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There really isn't any way of choosing when to have sex that ensures a relationship will continue to develop. I know people like to talk about their ideas of how there are, but most of those "rules" are pretty much pulled out of people's behinds.

Who knows if this will or won't develop further, and into what. All you can really do is state your desires and intentions in that regard, and act in alignment with them. But it sounds like, whatever happens or doesn't later, for now, this is something that actually seems pretty liberating for you in some ways, no?

If so, that's a pretty great thing, feeling that way. I'd hope you can enjoy those feelings rather than sour them with judgments based on ways of thinking that it sounds like sure haven't made you happy or set you up for a sexual life that benefitted you in the past.

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Heather Corinna, Executive Director & Founder, Scarleteen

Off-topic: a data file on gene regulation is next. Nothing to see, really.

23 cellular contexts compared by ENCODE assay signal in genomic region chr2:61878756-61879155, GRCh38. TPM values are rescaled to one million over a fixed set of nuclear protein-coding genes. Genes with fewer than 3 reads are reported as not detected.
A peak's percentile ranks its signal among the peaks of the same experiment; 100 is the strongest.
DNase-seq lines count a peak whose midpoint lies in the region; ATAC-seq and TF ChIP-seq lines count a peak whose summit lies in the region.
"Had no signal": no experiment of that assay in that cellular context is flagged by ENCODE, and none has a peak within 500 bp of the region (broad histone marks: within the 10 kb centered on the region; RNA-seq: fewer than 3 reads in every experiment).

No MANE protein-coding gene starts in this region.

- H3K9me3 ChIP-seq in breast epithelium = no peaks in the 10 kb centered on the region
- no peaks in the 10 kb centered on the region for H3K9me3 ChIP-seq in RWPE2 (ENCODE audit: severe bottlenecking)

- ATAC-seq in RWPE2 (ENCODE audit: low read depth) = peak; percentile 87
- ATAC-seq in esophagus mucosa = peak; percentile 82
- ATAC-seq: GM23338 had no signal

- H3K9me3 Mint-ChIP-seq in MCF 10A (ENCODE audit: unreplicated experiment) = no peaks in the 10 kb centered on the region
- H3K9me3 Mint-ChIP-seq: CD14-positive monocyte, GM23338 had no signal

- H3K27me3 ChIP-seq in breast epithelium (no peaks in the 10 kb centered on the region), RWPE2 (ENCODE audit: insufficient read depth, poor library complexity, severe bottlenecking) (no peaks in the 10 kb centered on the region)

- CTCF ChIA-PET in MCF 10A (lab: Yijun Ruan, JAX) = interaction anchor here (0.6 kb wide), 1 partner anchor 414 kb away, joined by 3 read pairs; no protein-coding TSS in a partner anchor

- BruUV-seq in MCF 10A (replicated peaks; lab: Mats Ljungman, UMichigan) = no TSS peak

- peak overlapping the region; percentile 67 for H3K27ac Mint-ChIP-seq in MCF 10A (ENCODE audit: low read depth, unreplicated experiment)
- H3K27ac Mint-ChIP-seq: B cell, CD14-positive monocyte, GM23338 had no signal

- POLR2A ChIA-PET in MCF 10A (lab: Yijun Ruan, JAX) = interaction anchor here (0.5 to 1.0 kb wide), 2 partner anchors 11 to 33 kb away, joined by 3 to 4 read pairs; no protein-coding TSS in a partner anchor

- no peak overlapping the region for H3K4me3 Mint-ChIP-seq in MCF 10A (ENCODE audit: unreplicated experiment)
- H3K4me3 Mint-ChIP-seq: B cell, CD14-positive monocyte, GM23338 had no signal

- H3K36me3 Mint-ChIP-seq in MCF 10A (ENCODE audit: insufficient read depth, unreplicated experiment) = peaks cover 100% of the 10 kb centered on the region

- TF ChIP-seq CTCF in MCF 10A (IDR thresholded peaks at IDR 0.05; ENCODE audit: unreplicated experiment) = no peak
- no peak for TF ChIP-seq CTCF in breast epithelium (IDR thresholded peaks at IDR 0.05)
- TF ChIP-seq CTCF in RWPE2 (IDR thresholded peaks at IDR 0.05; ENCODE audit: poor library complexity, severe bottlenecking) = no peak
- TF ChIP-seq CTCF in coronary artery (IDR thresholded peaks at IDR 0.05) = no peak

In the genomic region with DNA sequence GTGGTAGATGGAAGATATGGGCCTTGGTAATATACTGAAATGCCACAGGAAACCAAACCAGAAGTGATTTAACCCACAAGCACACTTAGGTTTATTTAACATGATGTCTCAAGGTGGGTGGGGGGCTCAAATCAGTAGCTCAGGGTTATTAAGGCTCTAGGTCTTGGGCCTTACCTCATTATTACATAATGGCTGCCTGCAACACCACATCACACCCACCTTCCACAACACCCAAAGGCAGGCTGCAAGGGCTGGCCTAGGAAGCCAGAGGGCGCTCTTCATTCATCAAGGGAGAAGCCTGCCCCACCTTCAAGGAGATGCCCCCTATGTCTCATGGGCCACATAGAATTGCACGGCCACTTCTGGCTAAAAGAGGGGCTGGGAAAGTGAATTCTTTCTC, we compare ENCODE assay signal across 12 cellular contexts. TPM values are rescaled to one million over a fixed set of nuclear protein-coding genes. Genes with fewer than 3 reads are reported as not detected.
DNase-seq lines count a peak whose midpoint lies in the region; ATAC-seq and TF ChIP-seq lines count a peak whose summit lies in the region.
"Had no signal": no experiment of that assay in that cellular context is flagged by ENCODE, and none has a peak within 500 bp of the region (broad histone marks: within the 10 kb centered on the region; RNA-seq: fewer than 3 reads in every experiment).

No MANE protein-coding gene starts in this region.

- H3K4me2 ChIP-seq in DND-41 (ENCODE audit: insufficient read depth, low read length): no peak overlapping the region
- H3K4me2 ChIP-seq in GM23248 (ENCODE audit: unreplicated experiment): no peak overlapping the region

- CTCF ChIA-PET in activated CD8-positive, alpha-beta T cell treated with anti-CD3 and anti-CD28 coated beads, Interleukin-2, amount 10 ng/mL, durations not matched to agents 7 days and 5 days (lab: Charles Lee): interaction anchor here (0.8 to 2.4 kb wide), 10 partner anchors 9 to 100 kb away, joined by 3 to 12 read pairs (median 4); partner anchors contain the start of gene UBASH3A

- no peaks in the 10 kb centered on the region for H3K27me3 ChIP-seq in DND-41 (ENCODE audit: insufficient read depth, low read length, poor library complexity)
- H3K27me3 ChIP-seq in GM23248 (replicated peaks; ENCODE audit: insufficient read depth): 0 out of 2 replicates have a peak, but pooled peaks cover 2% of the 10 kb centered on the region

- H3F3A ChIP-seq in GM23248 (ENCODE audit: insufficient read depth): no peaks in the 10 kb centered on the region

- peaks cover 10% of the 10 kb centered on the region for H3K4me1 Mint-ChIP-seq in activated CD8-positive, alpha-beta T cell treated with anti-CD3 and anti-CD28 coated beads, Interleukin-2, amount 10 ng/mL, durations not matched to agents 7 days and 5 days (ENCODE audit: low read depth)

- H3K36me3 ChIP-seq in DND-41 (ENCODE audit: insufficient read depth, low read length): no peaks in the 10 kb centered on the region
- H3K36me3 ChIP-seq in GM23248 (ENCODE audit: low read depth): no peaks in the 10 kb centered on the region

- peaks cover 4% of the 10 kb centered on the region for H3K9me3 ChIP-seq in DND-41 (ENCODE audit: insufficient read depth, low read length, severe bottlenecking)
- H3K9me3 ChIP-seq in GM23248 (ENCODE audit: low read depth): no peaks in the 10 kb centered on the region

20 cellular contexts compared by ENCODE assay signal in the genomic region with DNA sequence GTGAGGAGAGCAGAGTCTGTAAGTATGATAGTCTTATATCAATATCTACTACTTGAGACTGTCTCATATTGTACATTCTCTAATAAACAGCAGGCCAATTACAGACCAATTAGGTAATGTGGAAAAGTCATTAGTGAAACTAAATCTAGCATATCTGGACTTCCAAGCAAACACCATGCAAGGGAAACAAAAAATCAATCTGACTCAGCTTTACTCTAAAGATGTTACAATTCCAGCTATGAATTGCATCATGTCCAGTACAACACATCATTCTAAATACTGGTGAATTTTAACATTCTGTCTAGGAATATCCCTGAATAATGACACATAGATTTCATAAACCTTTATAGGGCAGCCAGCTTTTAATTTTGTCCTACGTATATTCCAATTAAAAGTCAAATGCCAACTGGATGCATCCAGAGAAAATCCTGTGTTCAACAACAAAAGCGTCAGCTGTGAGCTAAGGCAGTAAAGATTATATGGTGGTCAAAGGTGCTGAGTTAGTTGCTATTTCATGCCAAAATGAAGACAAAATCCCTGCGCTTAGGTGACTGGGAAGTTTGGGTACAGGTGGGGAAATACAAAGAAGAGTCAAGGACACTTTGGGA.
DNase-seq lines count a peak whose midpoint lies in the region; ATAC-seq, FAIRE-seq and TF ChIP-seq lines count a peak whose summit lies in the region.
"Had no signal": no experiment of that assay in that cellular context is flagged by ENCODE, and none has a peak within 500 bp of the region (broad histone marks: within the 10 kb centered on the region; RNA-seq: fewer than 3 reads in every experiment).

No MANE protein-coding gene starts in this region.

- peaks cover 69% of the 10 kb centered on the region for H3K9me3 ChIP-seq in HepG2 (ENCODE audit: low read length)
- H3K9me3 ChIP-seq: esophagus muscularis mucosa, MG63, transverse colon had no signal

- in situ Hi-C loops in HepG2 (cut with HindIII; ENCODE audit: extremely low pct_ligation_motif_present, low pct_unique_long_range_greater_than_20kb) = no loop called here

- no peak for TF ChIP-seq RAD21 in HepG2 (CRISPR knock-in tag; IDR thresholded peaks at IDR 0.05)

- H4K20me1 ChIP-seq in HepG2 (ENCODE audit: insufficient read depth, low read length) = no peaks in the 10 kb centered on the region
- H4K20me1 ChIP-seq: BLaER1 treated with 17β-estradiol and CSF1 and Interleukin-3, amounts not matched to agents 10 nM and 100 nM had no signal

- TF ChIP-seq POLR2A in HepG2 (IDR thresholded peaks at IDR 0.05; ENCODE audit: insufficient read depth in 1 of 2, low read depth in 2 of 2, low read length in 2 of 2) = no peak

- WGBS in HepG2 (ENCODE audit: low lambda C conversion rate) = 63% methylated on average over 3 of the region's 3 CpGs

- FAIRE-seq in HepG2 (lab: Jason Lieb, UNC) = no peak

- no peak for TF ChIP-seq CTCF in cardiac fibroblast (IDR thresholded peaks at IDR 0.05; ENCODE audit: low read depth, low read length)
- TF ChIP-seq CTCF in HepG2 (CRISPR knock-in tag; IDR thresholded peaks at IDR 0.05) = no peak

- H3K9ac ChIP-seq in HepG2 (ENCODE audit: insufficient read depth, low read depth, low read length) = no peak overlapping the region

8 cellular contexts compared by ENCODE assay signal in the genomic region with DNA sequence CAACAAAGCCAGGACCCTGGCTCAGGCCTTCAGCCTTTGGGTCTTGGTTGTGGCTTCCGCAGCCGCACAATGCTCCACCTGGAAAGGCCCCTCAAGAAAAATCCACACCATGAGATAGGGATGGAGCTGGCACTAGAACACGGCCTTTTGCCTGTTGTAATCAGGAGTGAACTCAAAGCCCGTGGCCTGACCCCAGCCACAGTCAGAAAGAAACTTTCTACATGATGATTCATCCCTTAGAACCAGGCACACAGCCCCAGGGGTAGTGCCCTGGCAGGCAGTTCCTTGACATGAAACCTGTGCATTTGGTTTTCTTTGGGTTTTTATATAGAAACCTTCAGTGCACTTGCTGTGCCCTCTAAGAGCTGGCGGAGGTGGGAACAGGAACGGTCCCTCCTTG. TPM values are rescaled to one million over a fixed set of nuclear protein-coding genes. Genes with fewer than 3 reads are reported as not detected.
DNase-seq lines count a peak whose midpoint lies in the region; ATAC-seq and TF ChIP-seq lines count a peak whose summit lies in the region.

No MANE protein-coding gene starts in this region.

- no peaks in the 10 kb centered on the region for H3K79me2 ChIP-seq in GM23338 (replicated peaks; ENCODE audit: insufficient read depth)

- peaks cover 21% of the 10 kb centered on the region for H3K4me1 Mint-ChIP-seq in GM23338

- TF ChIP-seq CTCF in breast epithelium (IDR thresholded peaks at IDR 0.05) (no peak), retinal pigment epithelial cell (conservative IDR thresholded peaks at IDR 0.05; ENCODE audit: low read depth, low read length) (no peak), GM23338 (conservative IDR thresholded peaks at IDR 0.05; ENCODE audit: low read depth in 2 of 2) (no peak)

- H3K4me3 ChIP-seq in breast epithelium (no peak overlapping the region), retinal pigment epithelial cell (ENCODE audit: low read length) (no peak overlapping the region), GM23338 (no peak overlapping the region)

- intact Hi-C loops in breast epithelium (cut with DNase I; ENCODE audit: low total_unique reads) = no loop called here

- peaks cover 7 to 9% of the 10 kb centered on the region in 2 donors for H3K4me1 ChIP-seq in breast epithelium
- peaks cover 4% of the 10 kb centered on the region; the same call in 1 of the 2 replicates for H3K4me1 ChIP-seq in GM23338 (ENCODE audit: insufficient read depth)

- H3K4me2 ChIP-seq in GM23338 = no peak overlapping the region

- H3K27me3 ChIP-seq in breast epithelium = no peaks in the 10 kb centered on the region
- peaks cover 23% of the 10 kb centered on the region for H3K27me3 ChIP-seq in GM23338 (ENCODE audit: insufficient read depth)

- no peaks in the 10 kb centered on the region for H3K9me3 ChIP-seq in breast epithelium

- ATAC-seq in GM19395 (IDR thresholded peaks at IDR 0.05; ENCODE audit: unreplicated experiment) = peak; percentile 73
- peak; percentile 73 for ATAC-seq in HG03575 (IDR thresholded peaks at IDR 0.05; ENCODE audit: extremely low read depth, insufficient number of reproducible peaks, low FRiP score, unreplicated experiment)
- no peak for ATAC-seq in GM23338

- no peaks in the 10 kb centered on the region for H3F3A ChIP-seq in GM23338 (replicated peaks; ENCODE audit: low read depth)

About Me • Get our book!
Never doubt that a small group of thoughtful, committed citizens can change the world. Indeed, it is the only thing that ever has. - Margaret Mead

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BreakingSilence
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I guess what would be helpful is having some advice on ways to not ruin my chances with this guy. Because of my past sometimes I tend to tell people too much about myself. After my break up 3 months ago I had every intention of not rushing into the next relationship. I also have come to the realization that I was holding onto all my past relationships hoping they would fill the void my absent father left open. I truly want a fresh start [Smile]